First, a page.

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The grieving Hampels’ war of words

30 June, 2017 — By Dan Carrier

Brendan Gleeson and Emma Thompson as Otto and Anna Quangel, the names Otto and Elise Hampel were given by Hans Fallada in his novel

Directed by Vincent Pérez
Certificate 12a

HANS Fallada wrote Every Man Dies Alone in 1946. It took him just 24 days while hospitalised, and tells the true story of Otto and Elise Hampel. The Hampels lost their only son on the Eastern Front and turned their grief into anger against the Nazi regime. For three years, they left anonymous postcards dotted around Berlin, with messages attacking Hitler and his cronies.

Fallada bore witness to life under the Nazis. He was censored by the regime and wrote children’s books to earn a crust. It was not an easy life – addicted to morphine, he suffered from depression. He died in 1947, aged 53.

The ongoing addiction of his second wife, Ulla, who owned the rights to his work, and the fact German authors shunned him because he did not leave Germany, meant Every Man Dies Alone lay dormant for decades. It wasn’t until 2010 that Penguin published an English version – and it was a sensation.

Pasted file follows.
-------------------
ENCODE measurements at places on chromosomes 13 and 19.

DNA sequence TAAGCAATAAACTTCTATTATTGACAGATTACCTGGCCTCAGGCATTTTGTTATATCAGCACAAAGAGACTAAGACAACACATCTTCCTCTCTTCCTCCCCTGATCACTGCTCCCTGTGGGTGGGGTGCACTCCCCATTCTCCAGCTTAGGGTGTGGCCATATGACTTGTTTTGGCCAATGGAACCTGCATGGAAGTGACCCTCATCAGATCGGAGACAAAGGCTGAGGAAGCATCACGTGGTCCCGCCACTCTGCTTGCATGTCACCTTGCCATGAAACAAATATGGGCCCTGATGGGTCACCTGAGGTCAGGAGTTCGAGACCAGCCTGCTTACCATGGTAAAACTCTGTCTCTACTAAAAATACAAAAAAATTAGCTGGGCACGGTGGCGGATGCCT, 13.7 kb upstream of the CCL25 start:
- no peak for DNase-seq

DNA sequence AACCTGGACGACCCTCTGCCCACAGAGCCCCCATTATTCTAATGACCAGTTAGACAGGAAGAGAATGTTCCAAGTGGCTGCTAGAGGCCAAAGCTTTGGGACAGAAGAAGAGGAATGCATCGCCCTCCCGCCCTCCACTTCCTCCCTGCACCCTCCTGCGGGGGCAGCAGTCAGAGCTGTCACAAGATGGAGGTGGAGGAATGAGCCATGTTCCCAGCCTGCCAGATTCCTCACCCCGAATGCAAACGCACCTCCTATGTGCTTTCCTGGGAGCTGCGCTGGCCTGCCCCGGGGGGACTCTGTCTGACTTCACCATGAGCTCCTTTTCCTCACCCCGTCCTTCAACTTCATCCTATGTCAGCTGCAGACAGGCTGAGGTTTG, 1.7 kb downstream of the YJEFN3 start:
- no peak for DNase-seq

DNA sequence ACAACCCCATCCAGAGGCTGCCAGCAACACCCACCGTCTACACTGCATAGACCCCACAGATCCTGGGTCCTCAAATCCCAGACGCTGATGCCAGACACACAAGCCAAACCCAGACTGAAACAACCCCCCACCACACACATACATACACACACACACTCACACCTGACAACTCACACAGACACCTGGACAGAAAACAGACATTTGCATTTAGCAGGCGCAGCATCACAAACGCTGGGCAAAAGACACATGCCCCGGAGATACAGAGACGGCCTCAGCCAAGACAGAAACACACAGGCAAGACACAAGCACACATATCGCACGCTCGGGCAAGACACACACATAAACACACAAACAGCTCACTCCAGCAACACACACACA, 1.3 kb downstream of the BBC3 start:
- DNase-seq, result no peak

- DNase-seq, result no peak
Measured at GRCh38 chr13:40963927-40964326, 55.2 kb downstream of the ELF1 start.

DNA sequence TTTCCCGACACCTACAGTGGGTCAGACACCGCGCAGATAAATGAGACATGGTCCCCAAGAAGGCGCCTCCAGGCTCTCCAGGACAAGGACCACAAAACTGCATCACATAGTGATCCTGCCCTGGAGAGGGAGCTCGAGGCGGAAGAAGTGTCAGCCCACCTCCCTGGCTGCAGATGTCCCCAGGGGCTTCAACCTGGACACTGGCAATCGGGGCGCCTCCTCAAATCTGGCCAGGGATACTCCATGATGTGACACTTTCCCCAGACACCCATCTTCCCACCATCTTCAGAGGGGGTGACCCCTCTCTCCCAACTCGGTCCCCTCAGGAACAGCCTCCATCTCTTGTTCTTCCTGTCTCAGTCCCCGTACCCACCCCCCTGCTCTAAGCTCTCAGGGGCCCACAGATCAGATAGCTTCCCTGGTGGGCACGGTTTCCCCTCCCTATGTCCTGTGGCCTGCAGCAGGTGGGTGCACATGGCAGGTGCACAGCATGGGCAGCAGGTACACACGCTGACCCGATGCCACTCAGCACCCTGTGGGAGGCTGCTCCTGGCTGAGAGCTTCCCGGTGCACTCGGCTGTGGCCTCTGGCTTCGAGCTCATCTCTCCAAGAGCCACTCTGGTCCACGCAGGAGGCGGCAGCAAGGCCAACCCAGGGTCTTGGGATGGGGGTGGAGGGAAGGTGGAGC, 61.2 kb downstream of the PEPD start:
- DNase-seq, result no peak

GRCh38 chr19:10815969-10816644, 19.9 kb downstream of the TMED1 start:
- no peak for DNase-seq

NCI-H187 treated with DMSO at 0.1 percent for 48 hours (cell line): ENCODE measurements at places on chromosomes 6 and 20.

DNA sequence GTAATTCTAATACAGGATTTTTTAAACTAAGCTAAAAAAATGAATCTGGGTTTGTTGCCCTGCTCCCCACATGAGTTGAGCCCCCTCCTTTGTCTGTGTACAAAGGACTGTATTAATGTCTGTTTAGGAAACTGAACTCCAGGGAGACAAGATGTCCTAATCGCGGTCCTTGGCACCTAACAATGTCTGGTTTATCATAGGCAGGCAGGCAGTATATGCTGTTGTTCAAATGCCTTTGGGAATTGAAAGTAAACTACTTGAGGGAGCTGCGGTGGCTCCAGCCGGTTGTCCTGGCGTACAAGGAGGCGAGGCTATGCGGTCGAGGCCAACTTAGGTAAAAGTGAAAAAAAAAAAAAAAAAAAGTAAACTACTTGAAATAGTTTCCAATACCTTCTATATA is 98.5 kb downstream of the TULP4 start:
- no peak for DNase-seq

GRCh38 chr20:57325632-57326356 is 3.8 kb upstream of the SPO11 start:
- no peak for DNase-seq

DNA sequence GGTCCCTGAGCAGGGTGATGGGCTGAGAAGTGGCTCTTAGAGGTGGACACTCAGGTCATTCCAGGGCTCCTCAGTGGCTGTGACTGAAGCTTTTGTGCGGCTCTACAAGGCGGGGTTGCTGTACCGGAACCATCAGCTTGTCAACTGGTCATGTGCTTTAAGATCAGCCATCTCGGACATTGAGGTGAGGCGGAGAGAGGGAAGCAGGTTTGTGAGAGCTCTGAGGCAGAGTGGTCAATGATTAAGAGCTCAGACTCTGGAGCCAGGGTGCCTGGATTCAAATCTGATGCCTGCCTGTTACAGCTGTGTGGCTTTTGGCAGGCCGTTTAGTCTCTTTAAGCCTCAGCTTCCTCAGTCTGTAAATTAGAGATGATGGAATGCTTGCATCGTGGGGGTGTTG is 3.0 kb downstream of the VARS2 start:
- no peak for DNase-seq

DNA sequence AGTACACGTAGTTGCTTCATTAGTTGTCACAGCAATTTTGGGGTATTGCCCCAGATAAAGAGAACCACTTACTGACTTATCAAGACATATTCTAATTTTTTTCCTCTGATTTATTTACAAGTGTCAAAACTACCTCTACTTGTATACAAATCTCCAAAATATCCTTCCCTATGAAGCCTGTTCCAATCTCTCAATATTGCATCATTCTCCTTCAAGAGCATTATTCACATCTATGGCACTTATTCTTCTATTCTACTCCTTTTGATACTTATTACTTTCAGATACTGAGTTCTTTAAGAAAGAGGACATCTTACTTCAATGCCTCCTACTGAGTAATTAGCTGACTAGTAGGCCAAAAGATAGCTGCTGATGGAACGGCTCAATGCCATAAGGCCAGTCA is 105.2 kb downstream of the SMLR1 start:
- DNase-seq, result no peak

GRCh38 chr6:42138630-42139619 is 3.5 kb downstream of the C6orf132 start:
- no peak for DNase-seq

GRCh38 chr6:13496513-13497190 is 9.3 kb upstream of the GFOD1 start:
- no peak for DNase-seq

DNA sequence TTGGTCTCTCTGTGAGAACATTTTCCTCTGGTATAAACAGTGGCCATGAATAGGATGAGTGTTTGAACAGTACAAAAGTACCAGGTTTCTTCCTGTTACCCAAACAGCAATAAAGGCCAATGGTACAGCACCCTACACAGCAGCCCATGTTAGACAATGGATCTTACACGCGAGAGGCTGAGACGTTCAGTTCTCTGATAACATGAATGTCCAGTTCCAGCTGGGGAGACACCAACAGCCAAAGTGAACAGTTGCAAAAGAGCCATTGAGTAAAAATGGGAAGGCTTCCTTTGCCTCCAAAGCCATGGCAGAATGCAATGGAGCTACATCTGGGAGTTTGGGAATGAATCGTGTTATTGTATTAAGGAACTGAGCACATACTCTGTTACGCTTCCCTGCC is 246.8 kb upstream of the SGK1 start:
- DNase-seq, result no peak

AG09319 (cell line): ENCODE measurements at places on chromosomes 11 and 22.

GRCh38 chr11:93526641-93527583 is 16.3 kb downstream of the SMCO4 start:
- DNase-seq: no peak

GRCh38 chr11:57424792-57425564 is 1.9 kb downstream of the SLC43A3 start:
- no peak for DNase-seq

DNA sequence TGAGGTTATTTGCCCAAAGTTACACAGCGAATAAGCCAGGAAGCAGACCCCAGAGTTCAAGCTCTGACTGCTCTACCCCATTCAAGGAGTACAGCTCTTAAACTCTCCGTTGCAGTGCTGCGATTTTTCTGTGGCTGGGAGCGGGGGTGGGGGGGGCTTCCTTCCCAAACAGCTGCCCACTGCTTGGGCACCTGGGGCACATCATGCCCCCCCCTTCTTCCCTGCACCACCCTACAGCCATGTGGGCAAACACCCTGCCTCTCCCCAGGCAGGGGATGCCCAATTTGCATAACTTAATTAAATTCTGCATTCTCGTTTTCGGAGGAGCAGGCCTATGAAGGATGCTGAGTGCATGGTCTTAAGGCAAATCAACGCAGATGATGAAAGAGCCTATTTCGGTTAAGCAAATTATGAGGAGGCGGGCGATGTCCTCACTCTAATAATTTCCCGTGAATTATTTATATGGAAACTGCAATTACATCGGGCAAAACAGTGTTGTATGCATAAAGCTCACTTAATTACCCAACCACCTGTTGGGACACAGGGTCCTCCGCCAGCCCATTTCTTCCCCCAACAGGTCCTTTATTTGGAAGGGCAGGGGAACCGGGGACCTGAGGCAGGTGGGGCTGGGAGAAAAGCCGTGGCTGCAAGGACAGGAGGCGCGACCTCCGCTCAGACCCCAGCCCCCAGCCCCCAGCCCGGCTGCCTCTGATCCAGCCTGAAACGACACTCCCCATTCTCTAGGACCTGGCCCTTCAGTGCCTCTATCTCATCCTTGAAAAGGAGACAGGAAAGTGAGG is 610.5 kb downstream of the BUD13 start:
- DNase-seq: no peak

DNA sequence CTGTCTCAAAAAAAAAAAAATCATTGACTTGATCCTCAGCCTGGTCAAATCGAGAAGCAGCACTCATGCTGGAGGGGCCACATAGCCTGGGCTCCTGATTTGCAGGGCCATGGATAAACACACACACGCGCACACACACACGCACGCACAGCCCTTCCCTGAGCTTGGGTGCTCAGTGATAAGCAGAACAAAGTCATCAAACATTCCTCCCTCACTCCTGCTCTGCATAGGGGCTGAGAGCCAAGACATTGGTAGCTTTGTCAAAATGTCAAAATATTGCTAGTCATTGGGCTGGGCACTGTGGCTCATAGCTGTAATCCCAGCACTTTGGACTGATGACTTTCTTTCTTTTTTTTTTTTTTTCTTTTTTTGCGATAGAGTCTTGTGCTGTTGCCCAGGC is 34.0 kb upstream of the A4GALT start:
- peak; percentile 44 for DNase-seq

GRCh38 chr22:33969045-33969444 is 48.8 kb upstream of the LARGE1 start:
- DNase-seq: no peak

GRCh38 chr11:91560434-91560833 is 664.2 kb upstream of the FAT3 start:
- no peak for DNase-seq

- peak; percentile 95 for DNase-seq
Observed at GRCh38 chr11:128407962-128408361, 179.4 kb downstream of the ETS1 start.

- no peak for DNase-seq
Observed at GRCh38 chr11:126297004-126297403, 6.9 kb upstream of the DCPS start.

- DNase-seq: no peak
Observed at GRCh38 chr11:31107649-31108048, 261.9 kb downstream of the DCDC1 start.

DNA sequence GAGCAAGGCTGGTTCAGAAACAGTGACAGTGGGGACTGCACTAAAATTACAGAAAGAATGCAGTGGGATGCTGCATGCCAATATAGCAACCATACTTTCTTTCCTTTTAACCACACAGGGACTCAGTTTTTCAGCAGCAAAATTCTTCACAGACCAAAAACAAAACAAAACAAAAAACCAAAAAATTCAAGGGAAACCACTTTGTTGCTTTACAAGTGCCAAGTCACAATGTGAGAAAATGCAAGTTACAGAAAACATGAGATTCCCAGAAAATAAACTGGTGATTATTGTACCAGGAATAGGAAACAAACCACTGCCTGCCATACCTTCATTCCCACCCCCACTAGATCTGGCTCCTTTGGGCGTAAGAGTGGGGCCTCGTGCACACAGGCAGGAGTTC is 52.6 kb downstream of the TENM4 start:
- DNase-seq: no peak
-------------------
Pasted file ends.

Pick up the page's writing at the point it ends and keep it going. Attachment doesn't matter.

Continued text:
In this adaptation we meet Otto (Brendan Gleeson) and his wife Anna (Emma Thompson) as they are informed of the tragedy. They set about getting revenge in an original way that scared the authorities. Gleeson and Thompson have a tricky job to do justice to the source material – it is neither raw nor nasty enough to truly portray one of the most moving, horrific and incredible stories from the period.

Fallada’s book deserves to be considered in the same bracket as William Shirer’s seminal work, The Rise and Fall Of The Third Reich, in terms of original material. Primo Levi called it the “greatest book about German resistance to the Nazis ever written”, and rightly so: Fallada’s novel hits you square on the jaw. Its portrayal, sadly rushed here, of what happened to people snatched by the SS is equivalent to Arthur Koestler’s Darkness At Noon.

Fallada deserves a Spielberg to give it the power of Schlinder’s List. At its core is the idea that as an individual you are not powerless, no matter the forces ranged against you are. The film is ok in its own right – but see it as a nudge to buy Fallada’s book. Let that be the legacy of these two brave, loving parents that their story is told far and wide and never forgotten.


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